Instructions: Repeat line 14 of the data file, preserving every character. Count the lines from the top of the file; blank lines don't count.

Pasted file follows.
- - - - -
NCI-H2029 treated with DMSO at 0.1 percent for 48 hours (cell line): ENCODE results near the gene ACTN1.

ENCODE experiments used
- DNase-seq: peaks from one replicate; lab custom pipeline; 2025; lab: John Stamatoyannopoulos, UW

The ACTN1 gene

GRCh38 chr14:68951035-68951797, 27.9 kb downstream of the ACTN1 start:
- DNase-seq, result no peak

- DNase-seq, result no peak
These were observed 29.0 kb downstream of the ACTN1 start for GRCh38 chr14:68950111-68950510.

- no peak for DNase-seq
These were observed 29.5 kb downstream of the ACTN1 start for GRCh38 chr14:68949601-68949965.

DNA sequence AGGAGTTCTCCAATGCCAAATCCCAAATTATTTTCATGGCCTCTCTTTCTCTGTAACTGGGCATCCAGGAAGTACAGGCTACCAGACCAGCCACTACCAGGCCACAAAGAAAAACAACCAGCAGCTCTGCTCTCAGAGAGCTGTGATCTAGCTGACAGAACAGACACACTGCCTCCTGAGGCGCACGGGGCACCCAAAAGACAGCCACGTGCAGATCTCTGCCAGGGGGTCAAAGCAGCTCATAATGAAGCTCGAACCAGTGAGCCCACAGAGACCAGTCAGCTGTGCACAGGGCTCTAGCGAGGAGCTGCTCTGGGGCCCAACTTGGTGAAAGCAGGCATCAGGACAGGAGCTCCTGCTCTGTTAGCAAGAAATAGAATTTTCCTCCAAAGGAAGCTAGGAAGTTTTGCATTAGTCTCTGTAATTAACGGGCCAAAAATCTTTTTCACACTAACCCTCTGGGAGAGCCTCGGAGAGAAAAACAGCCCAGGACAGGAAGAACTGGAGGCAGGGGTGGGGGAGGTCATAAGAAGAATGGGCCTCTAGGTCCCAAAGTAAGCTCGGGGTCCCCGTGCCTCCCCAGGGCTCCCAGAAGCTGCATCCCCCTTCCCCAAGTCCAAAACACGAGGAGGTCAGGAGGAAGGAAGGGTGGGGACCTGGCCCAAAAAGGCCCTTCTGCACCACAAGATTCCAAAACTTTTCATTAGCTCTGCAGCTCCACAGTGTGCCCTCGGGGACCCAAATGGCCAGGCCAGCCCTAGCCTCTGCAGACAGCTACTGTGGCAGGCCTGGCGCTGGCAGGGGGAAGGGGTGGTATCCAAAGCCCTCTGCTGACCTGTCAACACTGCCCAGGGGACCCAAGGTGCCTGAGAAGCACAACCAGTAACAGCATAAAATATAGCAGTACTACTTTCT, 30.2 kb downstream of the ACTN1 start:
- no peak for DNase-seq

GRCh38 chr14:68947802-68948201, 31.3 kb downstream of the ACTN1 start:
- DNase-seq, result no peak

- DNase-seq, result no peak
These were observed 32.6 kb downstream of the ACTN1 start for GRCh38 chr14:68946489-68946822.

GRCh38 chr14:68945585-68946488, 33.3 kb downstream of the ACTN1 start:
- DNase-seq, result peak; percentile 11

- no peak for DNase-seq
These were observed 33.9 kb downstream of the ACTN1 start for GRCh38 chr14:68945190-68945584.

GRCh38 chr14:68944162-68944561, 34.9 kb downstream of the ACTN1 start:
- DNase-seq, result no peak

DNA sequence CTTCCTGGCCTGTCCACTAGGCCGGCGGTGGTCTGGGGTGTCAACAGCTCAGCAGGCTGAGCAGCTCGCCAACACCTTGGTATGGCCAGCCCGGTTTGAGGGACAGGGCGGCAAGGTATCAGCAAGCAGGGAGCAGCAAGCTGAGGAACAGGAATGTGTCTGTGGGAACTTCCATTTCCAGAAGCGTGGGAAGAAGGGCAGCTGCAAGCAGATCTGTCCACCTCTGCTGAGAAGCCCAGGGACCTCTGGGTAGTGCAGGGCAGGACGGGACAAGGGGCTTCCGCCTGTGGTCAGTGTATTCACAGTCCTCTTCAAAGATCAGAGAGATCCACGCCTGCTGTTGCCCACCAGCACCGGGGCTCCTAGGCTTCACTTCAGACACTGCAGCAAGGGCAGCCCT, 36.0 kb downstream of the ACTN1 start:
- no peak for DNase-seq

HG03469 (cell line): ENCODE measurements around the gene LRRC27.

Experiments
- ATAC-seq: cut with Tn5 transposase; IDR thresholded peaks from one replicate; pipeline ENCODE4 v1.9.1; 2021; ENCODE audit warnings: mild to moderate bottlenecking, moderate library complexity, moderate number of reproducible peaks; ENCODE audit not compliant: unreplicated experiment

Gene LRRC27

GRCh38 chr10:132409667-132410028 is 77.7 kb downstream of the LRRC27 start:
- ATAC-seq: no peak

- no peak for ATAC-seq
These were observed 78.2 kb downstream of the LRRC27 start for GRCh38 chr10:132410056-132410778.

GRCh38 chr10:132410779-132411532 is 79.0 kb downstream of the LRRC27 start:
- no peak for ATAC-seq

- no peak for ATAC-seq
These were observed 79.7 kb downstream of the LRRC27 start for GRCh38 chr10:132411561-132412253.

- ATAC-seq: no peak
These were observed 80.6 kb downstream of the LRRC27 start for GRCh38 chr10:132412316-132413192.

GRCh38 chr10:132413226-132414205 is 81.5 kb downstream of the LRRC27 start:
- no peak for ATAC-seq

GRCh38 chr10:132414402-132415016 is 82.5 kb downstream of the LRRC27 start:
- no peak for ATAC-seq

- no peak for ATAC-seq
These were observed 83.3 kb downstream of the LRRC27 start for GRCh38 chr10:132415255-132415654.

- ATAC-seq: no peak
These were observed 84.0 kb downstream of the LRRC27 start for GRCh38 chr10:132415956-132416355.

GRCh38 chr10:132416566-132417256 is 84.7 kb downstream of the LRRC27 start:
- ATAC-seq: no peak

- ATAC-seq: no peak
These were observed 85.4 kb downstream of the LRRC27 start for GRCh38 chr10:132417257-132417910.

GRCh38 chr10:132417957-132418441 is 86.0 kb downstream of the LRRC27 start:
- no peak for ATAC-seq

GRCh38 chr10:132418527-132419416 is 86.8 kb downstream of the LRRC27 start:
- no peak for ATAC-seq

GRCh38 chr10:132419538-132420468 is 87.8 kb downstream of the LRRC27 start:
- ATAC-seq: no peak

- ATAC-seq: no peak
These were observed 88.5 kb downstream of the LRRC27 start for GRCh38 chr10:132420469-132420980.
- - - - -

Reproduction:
- DNase-seq, result no peak